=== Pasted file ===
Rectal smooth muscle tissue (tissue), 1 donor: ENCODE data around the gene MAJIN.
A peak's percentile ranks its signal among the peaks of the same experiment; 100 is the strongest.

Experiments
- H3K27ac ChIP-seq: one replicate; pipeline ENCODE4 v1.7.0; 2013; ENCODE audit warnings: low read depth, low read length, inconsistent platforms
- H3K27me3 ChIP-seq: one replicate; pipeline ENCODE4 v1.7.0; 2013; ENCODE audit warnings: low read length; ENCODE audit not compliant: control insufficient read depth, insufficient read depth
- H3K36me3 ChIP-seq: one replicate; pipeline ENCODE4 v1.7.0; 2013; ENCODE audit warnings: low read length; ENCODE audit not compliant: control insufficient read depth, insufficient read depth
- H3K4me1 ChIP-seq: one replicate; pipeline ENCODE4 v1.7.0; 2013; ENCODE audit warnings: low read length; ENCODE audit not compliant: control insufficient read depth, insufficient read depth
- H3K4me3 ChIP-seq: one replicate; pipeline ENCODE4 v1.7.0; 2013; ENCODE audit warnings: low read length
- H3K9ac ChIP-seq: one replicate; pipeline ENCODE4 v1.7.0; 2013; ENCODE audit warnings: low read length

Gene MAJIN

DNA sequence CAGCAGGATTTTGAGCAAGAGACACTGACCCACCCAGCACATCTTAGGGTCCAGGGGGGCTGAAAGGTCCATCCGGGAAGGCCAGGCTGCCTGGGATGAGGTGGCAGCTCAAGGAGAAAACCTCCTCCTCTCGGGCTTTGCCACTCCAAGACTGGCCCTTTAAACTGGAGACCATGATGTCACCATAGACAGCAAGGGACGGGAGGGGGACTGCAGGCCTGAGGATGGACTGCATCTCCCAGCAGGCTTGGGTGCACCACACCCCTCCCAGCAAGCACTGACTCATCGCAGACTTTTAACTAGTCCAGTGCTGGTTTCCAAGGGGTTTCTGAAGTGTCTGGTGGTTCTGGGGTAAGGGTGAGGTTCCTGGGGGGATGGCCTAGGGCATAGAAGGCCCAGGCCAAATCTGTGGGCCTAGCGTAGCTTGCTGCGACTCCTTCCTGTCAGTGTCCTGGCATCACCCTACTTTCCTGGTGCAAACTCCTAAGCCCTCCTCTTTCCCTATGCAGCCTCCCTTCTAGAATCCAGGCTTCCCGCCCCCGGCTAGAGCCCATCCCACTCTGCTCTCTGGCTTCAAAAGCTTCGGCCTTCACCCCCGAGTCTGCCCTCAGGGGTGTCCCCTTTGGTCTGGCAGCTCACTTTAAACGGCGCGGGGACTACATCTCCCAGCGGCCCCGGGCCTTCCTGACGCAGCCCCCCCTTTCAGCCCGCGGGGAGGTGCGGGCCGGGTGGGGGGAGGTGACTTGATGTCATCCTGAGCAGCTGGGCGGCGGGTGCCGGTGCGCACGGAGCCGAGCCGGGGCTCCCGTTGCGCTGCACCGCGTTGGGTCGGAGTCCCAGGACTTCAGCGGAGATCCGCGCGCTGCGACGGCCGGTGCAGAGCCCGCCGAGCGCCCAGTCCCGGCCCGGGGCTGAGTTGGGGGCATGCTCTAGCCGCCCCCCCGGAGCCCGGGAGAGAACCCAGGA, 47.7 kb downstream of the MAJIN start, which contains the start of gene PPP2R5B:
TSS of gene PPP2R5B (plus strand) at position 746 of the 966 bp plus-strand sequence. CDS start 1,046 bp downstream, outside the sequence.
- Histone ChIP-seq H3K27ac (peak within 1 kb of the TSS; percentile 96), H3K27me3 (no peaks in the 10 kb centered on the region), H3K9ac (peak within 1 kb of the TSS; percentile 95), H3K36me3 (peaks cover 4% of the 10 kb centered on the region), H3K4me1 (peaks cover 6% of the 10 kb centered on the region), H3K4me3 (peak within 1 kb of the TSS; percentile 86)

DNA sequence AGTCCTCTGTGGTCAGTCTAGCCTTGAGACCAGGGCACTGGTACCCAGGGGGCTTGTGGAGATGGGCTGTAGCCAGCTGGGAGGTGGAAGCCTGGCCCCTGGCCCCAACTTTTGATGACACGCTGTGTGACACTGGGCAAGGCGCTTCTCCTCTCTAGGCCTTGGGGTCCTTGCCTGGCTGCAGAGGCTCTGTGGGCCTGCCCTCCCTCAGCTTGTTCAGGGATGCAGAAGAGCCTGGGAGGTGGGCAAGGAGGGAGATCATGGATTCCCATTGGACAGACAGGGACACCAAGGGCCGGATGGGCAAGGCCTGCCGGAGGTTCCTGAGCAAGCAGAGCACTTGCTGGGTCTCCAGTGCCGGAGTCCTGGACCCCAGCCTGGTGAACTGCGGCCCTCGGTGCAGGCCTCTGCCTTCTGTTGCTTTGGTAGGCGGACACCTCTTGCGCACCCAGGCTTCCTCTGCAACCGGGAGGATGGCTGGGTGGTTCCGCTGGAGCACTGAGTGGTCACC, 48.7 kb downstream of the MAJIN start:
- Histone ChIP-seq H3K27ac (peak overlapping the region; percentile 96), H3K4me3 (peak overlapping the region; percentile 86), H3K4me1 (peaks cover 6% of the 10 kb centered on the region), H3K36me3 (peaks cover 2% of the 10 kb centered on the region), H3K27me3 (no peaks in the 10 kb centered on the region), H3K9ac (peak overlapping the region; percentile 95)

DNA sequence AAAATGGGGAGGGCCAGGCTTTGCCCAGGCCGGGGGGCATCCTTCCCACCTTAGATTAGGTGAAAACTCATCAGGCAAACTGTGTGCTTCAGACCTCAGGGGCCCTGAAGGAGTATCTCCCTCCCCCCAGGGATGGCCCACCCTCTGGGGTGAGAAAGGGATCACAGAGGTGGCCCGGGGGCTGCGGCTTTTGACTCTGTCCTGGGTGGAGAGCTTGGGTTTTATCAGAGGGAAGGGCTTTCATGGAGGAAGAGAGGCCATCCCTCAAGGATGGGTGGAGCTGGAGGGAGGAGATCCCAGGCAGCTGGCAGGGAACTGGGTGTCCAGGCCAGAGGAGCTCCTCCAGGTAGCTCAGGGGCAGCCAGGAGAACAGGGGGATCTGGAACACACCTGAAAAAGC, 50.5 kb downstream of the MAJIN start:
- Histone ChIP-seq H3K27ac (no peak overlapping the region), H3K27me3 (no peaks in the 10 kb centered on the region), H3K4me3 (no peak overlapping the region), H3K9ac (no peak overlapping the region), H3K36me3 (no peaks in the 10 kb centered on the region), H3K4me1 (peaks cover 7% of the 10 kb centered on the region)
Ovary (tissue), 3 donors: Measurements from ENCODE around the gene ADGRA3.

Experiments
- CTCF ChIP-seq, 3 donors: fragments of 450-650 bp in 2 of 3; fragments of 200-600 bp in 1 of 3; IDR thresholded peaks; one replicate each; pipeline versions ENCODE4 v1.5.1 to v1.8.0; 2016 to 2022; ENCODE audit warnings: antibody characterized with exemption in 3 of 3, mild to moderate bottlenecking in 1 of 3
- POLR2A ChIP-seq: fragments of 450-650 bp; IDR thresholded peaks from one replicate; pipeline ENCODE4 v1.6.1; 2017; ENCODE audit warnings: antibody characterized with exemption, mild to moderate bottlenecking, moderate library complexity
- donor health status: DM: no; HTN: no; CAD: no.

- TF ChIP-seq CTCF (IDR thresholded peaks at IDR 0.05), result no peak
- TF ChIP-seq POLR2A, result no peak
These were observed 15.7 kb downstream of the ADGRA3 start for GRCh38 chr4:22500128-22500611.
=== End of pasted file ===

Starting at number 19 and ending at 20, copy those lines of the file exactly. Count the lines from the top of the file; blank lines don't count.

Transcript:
Experiments
- CTCF ChIP-seq, 3 donors: fragments of 450-650 bp in 2 of 3; fragments of 200-600 bp in 1 of 3; IDR thresholded peaks; one replicate each; pipeline versions ENCODE4 v1.5.1 to v1.8.0; 2016 to 2022; ENCODE audit warnings: antibody characterized with exemption in 3 of 3, mild to moderate bottlenecking in 1 of 3